The complexities and contradictions of American culture are also explored in Paul La Farge’s The Night Ocean, which though perhaps not a horror novel itself is still a loving homage to the weird fiction of H.P. Lovecraft. La Farge’s novel is an endlessly recursive frame-tale which follows a series of inter-nestled narratives ranging from the (fictional) homosexual relationship of Lovecraft with a young Floridian named Robert Barlow, to New York author Charlie Willett’s obsession with finding a lost pornographic work of the master himself, which is of course titled The Erotonomicon. Along the way the reader confronts questions of artifice and authenticity, as well as a consideration of the darker reaches of Lovecraft’s brilliant, if bigoted, soul. Le Farge moves across a century of history, and from the horror author’s native Providence to Mexico City on Dia de los Muertos, from northern Ontario to the Upper West Side, with a cameo appearance from Beat novelist William S. Burroughs. La Farge’s novel isn’t quite weird fiction itself, but he writes with an awareness that Lovecraft’s cold, chthonic, unfeeling, anarchic, nihilistic stories of meaninglessness are as apt an approach to our contemporary moment as any, where Cthulhu’s tentacles reach further than we’d care to admit and the Great Old Ones always threaten to devour us. Facing the uncertainties of terrifying push notification, reflect on the master himself, who wrote that the “oldest and strongest emotion of mankind is fear, and the oldest and strongest kind of fear is fear of the unknown.”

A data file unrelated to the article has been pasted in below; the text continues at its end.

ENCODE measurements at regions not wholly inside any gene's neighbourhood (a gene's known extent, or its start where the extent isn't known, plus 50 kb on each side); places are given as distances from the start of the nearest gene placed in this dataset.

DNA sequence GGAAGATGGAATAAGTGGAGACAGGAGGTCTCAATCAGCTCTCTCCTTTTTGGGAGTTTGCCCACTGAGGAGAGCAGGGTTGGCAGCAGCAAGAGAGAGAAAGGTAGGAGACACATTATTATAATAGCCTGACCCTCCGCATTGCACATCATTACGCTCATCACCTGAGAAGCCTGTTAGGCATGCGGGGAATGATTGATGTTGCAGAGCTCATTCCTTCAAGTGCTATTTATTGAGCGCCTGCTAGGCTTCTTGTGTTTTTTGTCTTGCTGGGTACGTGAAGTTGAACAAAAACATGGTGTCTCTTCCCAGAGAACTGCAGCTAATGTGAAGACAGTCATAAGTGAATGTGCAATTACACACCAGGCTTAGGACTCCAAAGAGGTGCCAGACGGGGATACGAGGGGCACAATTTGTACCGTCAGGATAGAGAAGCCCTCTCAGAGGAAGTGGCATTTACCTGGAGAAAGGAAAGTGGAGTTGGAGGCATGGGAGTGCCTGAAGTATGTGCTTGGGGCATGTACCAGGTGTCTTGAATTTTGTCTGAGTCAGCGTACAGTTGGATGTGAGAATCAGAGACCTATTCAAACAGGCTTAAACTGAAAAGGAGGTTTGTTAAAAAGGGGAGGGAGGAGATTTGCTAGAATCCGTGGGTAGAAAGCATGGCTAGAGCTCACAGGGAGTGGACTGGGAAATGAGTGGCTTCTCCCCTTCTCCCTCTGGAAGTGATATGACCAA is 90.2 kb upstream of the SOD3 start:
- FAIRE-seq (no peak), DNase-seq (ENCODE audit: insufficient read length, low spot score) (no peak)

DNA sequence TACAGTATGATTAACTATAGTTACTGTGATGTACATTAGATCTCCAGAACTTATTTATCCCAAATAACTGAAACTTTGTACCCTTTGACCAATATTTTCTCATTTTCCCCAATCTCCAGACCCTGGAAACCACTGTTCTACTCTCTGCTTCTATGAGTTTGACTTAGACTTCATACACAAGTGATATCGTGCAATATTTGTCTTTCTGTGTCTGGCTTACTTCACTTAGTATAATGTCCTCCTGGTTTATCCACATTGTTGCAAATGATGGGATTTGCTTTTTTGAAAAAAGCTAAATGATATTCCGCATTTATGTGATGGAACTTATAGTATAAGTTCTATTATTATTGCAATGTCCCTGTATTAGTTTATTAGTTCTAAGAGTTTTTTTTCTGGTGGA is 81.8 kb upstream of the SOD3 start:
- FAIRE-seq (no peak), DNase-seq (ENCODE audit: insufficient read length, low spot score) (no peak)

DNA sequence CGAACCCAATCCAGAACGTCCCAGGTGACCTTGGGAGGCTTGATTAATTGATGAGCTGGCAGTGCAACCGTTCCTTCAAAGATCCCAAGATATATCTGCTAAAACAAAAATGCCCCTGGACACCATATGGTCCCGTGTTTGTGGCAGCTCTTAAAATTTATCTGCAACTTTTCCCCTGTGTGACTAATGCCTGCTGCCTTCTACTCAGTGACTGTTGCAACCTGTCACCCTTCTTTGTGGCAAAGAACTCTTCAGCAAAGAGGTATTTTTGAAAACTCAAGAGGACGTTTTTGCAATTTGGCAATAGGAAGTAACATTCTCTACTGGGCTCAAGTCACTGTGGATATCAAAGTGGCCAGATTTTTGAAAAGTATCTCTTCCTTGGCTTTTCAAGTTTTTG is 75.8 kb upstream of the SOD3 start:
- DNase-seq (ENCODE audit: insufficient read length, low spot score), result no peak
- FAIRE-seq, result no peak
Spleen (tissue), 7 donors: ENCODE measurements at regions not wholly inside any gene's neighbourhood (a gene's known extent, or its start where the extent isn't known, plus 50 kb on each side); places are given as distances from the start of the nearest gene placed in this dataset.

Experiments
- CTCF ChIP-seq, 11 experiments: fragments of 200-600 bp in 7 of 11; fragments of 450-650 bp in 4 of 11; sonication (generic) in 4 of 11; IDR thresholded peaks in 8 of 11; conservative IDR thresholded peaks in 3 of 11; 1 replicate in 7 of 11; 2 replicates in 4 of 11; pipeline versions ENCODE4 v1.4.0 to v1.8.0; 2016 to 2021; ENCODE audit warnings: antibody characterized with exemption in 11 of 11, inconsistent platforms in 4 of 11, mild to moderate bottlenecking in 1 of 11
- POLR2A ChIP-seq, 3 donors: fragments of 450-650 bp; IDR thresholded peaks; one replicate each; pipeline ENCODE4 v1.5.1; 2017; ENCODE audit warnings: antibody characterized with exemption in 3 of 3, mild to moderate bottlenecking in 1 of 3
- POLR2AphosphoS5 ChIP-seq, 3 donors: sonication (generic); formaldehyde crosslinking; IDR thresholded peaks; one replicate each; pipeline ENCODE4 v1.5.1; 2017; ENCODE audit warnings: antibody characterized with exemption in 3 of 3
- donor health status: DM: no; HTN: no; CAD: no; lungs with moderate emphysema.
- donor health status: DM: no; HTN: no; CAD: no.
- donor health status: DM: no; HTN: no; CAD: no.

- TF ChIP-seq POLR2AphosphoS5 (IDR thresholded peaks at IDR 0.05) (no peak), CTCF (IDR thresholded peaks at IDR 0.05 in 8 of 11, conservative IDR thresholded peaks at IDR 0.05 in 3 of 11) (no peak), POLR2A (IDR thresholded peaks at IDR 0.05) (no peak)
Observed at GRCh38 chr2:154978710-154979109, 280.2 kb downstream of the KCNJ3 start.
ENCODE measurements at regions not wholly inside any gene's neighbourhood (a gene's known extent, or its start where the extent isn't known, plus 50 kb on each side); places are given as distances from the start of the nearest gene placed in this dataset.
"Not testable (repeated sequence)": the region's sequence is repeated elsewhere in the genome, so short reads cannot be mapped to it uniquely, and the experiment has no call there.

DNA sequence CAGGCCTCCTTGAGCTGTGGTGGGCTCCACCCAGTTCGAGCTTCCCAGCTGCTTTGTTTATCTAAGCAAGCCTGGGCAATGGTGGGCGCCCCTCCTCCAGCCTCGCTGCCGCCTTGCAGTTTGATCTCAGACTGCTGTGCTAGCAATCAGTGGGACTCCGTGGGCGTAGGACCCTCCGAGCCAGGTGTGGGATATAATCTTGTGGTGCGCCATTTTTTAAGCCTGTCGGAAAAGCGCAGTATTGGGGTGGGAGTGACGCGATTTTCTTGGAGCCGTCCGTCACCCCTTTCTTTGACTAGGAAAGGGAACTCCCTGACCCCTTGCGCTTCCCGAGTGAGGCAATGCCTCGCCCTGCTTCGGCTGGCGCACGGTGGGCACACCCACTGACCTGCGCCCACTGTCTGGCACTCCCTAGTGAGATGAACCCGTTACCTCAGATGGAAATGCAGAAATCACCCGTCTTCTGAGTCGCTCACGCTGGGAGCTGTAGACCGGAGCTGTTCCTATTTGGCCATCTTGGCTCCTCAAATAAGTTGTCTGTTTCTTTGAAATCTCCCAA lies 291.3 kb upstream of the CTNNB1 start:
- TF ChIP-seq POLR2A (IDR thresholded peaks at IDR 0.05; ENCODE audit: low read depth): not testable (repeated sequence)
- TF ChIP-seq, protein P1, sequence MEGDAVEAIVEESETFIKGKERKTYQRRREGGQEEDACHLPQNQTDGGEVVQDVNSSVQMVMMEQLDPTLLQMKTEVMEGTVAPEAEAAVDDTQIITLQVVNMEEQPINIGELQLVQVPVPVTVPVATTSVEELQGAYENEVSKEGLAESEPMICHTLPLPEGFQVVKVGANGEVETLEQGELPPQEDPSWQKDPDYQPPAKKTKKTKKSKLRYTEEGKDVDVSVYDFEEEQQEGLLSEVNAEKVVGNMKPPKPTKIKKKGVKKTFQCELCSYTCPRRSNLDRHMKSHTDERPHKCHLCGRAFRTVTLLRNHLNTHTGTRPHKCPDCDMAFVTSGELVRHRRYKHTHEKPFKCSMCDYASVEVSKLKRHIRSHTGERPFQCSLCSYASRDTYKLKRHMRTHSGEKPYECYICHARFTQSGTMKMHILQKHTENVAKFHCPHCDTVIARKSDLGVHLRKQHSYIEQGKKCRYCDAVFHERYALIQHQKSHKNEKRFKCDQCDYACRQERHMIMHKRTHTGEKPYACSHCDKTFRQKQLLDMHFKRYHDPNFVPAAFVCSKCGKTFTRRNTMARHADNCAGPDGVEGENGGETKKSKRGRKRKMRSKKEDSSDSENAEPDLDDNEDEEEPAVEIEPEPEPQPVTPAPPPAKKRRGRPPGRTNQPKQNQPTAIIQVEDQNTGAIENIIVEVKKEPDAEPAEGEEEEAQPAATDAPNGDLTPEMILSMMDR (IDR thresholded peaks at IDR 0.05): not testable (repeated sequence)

La Farge’s narrative progresses Zelig-like through 20th century literary history, its story encompassing fictionalized accounts of the intersection of both experimental and genre writing. I’ve always been drawn to picaresque, delighted by the appearance of historical figures as they arrive briefly in a story. Matt Haig’s masterful How to Stop Time has plenty of cameos in the life of its main character Tom Hazard, from William Shakespeare and Captain Cook to Zelda and F. Scott Fitzgerald. Tom isn’t quite an immortal, but in all the ways that matter he nearly is. Haig describes an entire secret fraternity of incredibly old people called the “Albatross Society” who vampire-like scurry about the margins of history. A Huguenot refugee who comes of age in Elizabethan England, Tom’s narrative follows his yearning to discover the missing daughter of his dead wife, the former a near-immortal like himself. Haig’s is a risky gambit, jumping from the 16th century to the 21st, yet he performs the job admirably, and as somebody who cashes checks from writing about the Tudor era, I can attest to the accurate feel of the Renaissance scenes in the book. Word is that a film adaptation is on the way, starring Benedict Cumberbatch (predictably), but more than even its cinematic action about secret societies and historical personages, How to Stop Time offers an estimably human reflection on what it means to grow old, and to lose people along the way.